[whatwg] @aria-labelledby | Re: @generator-unable-to-provide-required-alt, figure with figcaption
faulkner.steve at gmail.com
Mon Jun 17 02:35:54 PDT 2013
> Am 07.06.2013 um 23:13 schrieb Ian Hickson:
> >> <img src="..." title="image">
> > If you have a caption from the user (as opposed to replacement text),
> > this is a perfectly valid option. It's as valid as the <figure> case, and
> > means the same thing.
> > [...]
the above statement is bad advice:
browsers map title to the accessible name in accessibility APIs when alt is
in the following cases:
<img src="..." title="poot">
<img src="..." alt="poot">
the accessible name is 'poot'.
it is only when there is an accessible name already provided that title is
used as an accessible description:
<img src="..." alt="poot" title="description of poot">
Also note that as per the W3C HTML spec, use of the title without an alt is
non conforming as it does not represent a caption for an image and as
you point out is hidden from a variety of users due to a long and
consistent history of poor implementation.
> >> I don't know whether someones writes something like "which the
> >> following figure illustrates" instead of "which is illustrated by fig.
> >> 3" somewhere in the text above a figure. But this difference decides
> >> whether using the figure element conforms with the spec. So a code
> >> generator can only use something which is structurally and optically
> >> identical to the figure element but does not have the theoretical
> >> requirement to be movable to a different place in the document, e.g.:
> >> <div class="figure">
> >> <img src="...">
> >> <div class="caption">...</div>
> >> </div>
> >> And here conformance checkers will complain about the missing
> >> alt-attribute again ...
> > If you use <img src="..." title="..."> it'll work (and be correct,
> > insofar as anything missing alt text can be correct).
> While the title attribute might be as good as the figcaption or a
> div-caption element in meaning, it differs in practice, as the element can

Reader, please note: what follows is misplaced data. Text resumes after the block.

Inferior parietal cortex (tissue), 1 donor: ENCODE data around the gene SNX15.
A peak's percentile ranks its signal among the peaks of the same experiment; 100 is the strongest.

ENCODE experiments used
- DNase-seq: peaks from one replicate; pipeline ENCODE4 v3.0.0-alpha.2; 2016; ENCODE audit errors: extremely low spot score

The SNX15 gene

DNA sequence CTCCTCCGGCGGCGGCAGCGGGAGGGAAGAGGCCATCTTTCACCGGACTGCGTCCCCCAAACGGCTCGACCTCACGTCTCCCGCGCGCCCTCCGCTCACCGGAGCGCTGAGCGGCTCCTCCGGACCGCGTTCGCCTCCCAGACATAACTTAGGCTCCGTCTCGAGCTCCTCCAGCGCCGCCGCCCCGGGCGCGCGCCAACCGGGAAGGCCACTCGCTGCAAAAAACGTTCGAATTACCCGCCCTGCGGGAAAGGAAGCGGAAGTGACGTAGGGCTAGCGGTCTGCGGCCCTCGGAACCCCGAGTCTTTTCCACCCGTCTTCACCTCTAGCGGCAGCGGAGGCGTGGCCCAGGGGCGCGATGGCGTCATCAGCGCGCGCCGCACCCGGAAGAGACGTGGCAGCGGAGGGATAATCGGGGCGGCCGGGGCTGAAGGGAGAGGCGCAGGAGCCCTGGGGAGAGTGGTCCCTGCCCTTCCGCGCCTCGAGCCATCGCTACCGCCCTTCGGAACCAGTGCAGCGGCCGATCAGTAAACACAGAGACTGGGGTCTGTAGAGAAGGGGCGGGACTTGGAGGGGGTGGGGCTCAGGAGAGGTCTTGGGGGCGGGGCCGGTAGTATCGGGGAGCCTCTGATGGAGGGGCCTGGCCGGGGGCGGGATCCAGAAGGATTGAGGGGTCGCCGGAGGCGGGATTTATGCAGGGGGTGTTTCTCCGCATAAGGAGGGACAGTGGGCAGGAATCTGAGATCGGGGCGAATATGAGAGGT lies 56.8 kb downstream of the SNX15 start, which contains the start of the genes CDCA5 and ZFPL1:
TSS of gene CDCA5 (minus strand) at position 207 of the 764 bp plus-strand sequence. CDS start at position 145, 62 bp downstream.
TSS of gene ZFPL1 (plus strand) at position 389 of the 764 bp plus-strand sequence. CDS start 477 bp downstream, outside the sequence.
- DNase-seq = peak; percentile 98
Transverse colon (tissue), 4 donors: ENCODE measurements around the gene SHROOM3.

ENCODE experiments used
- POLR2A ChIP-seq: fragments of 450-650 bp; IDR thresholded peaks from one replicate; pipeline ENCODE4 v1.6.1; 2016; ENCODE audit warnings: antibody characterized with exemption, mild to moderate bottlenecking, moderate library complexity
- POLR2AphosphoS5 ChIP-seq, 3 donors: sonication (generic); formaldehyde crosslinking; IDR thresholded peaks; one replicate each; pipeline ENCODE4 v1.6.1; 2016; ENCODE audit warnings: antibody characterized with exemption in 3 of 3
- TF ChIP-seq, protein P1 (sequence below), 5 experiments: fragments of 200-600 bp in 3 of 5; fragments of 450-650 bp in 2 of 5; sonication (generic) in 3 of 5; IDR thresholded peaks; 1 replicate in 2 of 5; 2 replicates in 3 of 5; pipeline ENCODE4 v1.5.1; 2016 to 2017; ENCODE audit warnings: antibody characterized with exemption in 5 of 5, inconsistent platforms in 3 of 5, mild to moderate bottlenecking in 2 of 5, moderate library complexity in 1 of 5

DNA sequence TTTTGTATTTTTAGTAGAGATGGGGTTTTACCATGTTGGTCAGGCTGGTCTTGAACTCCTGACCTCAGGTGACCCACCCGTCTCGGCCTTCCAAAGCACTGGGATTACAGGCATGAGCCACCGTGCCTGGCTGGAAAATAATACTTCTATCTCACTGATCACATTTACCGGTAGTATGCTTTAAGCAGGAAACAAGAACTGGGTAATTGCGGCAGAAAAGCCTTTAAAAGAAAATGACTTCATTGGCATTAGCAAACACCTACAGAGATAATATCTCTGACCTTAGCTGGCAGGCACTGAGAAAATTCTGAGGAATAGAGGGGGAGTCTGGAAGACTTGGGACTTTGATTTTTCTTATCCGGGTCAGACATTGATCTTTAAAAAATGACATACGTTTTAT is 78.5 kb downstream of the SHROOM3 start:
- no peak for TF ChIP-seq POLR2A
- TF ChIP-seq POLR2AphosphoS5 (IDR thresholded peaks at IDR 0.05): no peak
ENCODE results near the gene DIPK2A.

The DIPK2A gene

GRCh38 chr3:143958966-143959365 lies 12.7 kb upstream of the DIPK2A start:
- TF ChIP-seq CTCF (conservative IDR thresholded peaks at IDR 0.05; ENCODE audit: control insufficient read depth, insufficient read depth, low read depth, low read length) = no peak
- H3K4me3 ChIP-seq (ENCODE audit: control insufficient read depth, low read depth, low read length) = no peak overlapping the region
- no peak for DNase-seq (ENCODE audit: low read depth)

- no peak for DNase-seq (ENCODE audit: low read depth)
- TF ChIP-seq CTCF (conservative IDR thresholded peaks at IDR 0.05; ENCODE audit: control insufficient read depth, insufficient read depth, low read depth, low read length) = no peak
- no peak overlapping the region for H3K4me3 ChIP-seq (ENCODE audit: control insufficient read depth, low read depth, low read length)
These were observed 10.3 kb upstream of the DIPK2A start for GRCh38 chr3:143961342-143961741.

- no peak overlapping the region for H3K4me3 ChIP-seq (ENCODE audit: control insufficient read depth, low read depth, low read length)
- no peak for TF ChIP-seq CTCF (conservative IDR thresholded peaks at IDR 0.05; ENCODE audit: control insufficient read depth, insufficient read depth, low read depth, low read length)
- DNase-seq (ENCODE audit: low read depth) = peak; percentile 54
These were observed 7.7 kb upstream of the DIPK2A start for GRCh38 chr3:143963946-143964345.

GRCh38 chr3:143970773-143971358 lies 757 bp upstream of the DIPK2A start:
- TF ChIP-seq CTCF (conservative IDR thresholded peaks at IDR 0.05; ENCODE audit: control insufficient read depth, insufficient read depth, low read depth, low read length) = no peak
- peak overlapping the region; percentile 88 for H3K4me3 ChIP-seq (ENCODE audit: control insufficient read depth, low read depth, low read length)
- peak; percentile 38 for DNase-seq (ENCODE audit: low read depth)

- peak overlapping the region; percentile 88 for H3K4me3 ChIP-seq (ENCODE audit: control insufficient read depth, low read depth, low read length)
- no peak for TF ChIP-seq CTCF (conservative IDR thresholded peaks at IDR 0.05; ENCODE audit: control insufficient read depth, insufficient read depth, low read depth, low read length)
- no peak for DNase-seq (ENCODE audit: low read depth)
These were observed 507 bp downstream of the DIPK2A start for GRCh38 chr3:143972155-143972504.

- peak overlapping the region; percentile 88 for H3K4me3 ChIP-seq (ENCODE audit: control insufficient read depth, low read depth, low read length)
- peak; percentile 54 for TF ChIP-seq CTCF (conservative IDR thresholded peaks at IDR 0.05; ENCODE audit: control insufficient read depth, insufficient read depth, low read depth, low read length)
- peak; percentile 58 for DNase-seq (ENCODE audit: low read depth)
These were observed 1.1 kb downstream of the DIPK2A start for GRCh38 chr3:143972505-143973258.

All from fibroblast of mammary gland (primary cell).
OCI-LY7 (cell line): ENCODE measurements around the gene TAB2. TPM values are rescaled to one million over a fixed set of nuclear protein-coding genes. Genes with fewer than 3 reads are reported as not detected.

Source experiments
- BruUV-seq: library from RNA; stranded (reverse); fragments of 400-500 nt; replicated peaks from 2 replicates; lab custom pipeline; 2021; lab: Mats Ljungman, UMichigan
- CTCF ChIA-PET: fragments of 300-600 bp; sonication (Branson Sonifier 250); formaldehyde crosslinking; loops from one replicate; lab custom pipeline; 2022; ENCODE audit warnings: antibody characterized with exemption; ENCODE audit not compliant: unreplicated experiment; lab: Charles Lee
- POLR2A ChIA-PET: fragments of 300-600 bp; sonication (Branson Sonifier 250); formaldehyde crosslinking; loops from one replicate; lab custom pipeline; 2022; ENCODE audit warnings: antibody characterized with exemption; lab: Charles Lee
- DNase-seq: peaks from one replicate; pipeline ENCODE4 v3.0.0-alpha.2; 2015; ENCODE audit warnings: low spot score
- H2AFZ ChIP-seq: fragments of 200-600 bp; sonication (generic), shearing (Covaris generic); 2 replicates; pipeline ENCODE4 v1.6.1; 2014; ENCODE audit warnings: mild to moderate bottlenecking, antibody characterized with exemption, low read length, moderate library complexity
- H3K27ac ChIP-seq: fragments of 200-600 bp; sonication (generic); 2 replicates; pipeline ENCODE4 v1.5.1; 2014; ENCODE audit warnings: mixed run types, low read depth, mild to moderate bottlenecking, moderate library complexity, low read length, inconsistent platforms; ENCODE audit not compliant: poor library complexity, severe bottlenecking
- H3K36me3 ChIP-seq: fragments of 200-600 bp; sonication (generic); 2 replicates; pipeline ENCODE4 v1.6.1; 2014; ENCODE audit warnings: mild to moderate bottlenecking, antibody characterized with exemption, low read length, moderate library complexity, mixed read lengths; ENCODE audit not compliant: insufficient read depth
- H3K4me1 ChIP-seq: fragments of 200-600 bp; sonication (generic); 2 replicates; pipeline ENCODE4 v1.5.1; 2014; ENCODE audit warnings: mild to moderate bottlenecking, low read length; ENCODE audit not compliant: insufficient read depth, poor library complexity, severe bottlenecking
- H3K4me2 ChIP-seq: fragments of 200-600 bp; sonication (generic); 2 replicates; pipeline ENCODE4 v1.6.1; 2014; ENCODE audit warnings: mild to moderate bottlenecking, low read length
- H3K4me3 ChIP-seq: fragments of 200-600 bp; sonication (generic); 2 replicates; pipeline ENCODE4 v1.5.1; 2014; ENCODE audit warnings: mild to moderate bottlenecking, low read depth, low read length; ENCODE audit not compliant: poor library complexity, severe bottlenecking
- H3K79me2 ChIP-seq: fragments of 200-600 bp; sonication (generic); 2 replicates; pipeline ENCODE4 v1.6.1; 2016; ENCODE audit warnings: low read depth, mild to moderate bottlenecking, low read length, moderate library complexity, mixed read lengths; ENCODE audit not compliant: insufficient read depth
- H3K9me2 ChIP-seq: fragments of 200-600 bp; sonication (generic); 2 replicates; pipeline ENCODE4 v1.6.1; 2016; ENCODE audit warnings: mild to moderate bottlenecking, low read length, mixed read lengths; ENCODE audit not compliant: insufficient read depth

> include further markup, the attribute cannot. The title attribute is
> displayed as mouse-over text in most browsers whereas the figcaption is
> usually immediately readable to anyone, just as a caption for a picture in
> a book.
> attribute immediately visible as well. But this would require further
> technology on the reader’s side (JS) and complicate things more than
> justified for the cause, in my opinion.
> What my markup generator actually does with captioned images is this:
> <meta name="generator" content="generator-name">
> <div class="figure">
> <img src="..." aria-labelledby="caption-x">
> <div id="caption-x" class="caption">...</div>
> (see also
> Is there a chance that use of aria-labelledby is added to the spec
> (126.96.36.199.13 Guidance for markup generators, 188.8.131.52.14 Guidance for
> conformance checkers) as alternative to figure with figcaption or the title
> attribute? I'd like to suggest this. It does make equally sense in my
> opinion and I think I've described the use case in this thread:
> -- markup generator has no alt-text for an image
> -- image has a caption that should be immediately visible and possibly
> contain markup => no title attribute
> -- it is not known whether the image can be moved somewhere else in the
> document => no figure with figcaption
the restriction on figure/figcaption is only in the whawtg spec not the W3C
HTML spec as it was not deemed a useful or practical restriction when
reviewed by the HTML WG.
In fact markup generators are encouraged to use figure/figcaption for this
use case  as the figcaption is mapped to a caption role accessibility
APIs by browsers.
> -- markup generator should not be pressured to use bogus alt-text to calm
> easily scared customers using validators
> E.g. OCR book digitizers or markup editors strictly following the WYSIWYG
> (PS: Also, thank you and Jukka for your comments that I've not replied to.)
Your suggestion of using aria-labelledby suffers from the same issue as use
of title in this case, in that its value is used for the accessible name
and does not represent a caption semantic unlike figcaption.
More information about the whatwg